The Pilgrim consists of twenty total tracks, including instrumental interludes and recurring “acts” that lend corresponding sonic shades to compliment the arc of the story. And it’s all written by Marty Stuart himself, aside from some contributions here and there from notables like Gary Nicholson, and Mike Campbell (Tom Petty’s Heartbreakers). Other notable musicians lend their talents to the music of The Pilgrim including fiddle player Stuart Duncan and organist Barry Beckett. The instrumentation on the album is nothing short of world class, pulling out all the stops to paint The Pilgrims‘ story in vibrant colors, and endow it with the timeless touch of some of country music’s most noble torch bearers.
In the twenty tracks, The Pilgrim exemplifies tremendous range, almost like an audio timeline of country music’s evolution. From blistering bluegrass-inspired mandolin numbers from Stuart’s nimble fingers, to the more honky-tonk style electric rockers that Marty is known for now and during his near past, to the poetic and smoky surprise of the album, a song called “The Observations of a Crow” that show a beatnik style from Stuart seldom seen, the music of The Pilgrim is in no way an afterthought to the story, and so many of the compositions can be taken out of context and thrive autonomously, and often do when Marty reprises many Pilgrim tracks during live performances; some of them staples of his Marty Stuart Show with The Fabulous Superlatives by his side.
Fifteen years after the release of this somewhat forgotten, but unquestionably iconic album, Marty Stuart looks like the genius for pulling it off, especially when some of the contributors would unfortunately pass on, and others lose the essence of their skills so soon after the release. Whatever financial flops The Pilgrim recorded on the books of MCA Nashville, it did what many other commercially successful albums of the period couldn’t—withstand the test of time, and grew richer with age.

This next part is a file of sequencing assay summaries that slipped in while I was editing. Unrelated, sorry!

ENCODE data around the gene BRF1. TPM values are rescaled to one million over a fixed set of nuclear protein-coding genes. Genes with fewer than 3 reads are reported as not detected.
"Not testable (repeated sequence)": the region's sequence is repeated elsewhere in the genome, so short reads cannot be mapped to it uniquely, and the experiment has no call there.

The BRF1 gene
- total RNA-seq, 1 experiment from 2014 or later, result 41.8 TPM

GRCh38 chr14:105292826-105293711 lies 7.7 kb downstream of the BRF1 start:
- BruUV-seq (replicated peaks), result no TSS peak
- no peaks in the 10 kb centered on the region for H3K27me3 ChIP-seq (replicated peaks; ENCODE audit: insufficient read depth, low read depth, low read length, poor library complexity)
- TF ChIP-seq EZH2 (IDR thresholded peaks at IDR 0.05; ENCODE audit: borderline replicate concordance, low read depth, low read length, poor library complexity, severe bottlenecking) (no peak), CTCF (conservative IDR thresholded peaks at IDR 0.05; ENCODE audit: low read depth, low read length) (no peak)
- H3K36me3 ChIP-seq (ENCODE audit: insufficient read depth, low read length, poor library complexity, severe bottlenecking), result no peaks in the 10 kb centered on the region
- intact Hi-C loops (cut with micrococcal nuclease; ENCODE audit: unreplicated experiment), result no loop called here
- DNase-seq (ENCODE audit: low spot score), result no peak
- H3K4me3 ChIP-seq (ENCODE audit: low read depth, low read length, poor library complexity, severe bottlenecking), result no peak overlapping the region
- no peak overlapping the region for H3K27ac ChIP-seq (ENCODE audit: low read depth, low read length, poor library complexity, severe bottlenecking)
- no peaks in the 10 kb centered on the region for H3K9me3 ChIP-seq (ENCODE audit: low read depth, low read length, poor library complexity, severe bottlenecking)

Two guns up!
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Country music legend Hank Williams will be getting a brand new retrospective in an upcoming movie called I Saw The Light that will be based off of the Colin Escott biography of Hank’s life, and directed and written by Marc Abraham, an American film producer known for such movies as Spy Game and most recently The Man With The Iron Fists. English actor Tom Hiddleston, known best for his work in recent Marvel Comics movies such as Thor and The Avengers, has been cast in the leading role as Hank Williams.
Production of the film is set to start in Louisiana in October, and the film’s producers have reportedly struck a deal with Sony ATV, who owns the rights to all of Hank’s songs, to use his iconic compositions in the film. It is a co-production between Bron Studios, RatPac Entertainment, and Creative Wealth Media Finance according to deadline.com, with Marc Abraham, Brett Ratner, and G. Marq Rosell all being listed as producers, and James Packer as executive producer.
The biopic film on Hank Williams has been rumored for quite some time, with director Marc Abaraham being quoted previously that the film has been his top priority. Tom Hiddleston, who is currently in the midst of filming another movie, is said to be practicing to perform the songs âYour Cheatinâ Heartâ, âIâm So Lonesome I Could Cryâ and âHey Good Lookinâ” in the film.
Unlike other films about Hank Williams such as the small-budget The Last Ride released in 2012 about the final few days of Hank’s life, or the 1964 musical Your Cheatin’ Heart where Hank was played by George Hamilton and it took a more theatrical take on tHank, all indications are that I Saw The Light will be a more proper biopic in the vein of the award-winning Johnny Cash film Walk The Line from 2005 that revitalized interest in the singer’s career.
Stay tuned as more information about this important film becomes available.
Tom Hiddleston tweeted out the below photo simply saying “I Saw The Light” yesterday.
Kentucky’s 103.9 WRKA first created a stir over the Memorial Day weekend when they re-branded to the “All Garth, all the time” radio station GARTH-FM, playing Garth and Garth only on a 24 hour loop. Though it appeared to be what people in the radio business call “stunting”—where a radio station ahead of a format change plays the same song, or in this case, the same artist over and over to draw attention—the importance of WRKA’s move goes much deeper.
As hypothesized by many when GARTH-FM first hit the air, the radio station has arguably become the first in the country to adopt a new “classic” country format, first floated as an idea by radio trade publication writers, and first championed in public by the yet to be launched venture between the Big Machine Label Group and Cumulus Media called NASH Icons. The idea is to give a home to country artists that flourished in country music starting 25 years ago, when artists like Garth Brooks, Travis Tritt, and Clint Black first got their start; artists that have been all but abandoned by country radio. It all has country music and the radio world buzzing about a potential format split in country music, where Top-40 country and “classic” country stations could exists side by side.